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The Suzuki Cappuccino was a fun alternative to the Mazda MX-5 Miata produced from 1991-1998. It was specifically designed to meet Kei car regulations in Japan for tax advantages, but it was also exported to European markets. Unfortunately for American enthusiasts, it was never officially sold in the U.S.

The Cappuccino was a tiny roadster with a tiny engine. The engine displacement had to be under 660 cc to qualify for Kei car status, so it used a 657 cc turbocharged inline-three engine. It also had an unusual roof configuration that could turn into a Targa top or a full cabriolet.

Due to its aforementioned Kei car regulations, the Cappuccino had low horsepower ratings. Starting in 1990, kei cars were limited to a maximum power rating of 47 kW, which translates to 63 horsepower. The Cappuccino hit this ceiling by producing exactly 63 horsepower. So, why would any car with only 63 horsepower be fun to drive?

How lightweight is the Suzuki Cappuccino?

The main reason for the engaging driving experience of the Suzuki Cappuccino is its lightweight build. This roadster boasted a curb weight of only 1,543 lbs. That made it about 29% lighter than the NA generation of the Mazda MX-5 Miata.

In the all-important calculation of the power-to-weight ratio, the Cappuccino makes .0408 horsepower per lb of curb weight. OK, that’s still pretty low, even compared to an NA Miata. However, that doesn’t mean the Cappuccino is boring to drive.

Anyone who has driven a lightweight roadster knows that the fun doesn’t just come from the 0-60 mph time. The fun comes from driving a small car with a small engine to its limits without going at a dangerous or illegal speed. Every drive is like a little track day, all while abiding by the speed limits of public roads.

Engineering tricks of the Cappuccino

The Suzuki Cappuccino uses a few engineering tricks popular in the 1990s to get better performance out of small engines. For starters, it was turbocharged and intercooled. From 1991-1995, the Cappuccino used the strongest version of Suzuki’s F6A engine with a torque rating of 63 lb-ft. We know that’s not much, even by early-90s standards. Still, the naturally aspirated version of the same engine only made about 37 lb-ft.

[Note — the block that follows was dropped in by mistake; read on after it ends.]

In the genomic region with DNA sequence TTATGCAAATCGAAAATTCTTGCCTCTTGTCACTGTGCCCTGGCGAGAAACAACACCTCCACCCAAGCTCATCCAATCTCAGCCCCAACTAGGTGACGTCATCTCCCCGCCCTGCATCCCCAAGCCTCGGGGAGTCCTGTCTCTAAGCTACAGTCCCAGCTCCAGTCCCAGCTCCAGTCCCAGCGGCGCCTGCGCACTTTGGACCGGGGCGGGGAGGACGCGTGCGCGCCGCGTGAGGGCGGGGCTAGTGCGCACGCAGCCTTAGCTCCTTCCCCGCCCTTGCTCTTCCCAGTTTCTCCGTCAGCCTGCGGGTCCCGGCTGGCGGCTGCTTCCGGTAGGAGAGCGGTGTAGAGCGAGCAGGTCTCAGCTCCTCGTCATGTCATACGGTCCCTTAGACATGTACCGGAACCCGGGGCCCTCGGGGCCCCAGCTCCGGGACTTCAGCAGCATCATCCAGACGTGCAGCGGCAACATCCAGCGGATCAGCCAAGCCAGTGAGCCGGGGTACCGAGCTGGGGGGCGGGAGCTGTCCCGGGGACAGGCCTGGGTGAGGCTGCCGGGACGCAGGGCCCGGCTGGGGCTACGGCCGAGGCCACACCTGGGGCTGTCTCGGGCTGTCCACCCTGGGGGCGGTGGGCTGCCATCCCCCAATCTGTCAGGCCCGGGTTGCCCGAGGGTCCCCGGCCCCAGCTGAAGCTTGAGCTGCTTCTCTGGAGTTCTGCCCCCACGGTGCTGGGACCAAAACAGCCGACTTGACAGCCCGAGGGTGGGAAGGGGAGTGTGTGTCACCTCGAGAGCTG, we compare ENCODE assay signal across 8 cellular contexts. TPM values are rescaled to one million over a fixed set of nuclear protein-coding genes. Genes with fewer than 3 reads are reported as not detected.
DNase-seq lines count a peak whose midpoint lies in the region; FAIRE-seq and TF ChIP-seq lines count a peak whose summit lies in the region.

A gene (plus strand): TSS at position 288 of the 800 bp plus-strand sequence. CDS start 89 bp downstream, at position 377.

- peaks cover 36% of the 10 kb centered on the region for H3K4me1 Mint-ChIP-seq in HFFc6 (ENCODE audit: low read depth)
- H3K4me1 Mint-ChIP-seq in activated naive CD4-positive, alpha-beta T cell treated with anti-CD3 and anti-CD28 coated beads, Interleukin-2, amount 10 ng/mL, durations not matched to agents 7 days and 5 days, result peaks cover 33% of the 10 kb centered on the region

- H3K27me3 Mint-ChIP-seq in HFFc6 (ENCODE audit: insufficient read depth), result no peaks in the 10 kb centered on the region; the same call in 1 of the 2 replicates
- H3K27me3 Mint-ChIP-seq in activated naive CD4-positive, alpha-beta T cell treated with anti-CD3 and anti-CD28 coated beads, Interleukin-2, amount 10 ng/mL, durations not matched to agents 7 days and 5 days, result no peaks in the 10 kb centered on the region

Later, the Cappuccino upgraded to the K6A engine starting in 1996. This lighter engine used a timing chain rather than a belt, boosting the torque rating to 76 lb-ft.

Another trick up the Cappuccino’s sleeve is dual overhead cams (DOHC). This was a pretty cool piece of engineering for a small, affordable, lightweight sportscar from this era since it was often found in more expensive performance cars back then. DOHC optimizes valve timing allowing fuel and air to enter the cylinders and exhaust to exit the cylinders faster than they would with a SOHC or cam-in-block design.

The Suzuki Cappuccino is adored by enthusiasts

So, the engine only makes 63 horsepower, and the torque rating tops out at about 76 lb-ft. However, a few other perks made the Suzuki Cappuccino a fun car to drive. It had an optional limited-slip differential, standard four-wheel disc brakes, and available power steering. Suzuki claimed a 0-60 mph time of 8.0 seconds and a top speed of 85 mph.

Now that the Cappuccino has been around for a while and has been legal to import to the States since 2016, it’s growing a cult status as a classic sports car.

“Thanks to a miniscule mass to lug around,” Auto Express says, “performance is still sprightly despite the modest power output. Even if Suzuki’s claims of an eight-second 0-60mph time were perhaps a little ambitious, there’s more than enough poke to make the Cappuccino feel genuinely exciting, particularly when the driving position places you inches from the ground.”

Meanwhile, Hagerty is bullish on the value of the Suzuki Cappuccino since its imports have been outpacing the similar Honda Beat in recent years. Hagerty also says that the Cappuccino fandom skews pretty young. “Millennial and Gen Z enthusiasts submit over 80% of insurance quotes, which assures there will be a dedicated following in the future,” the outlet says.

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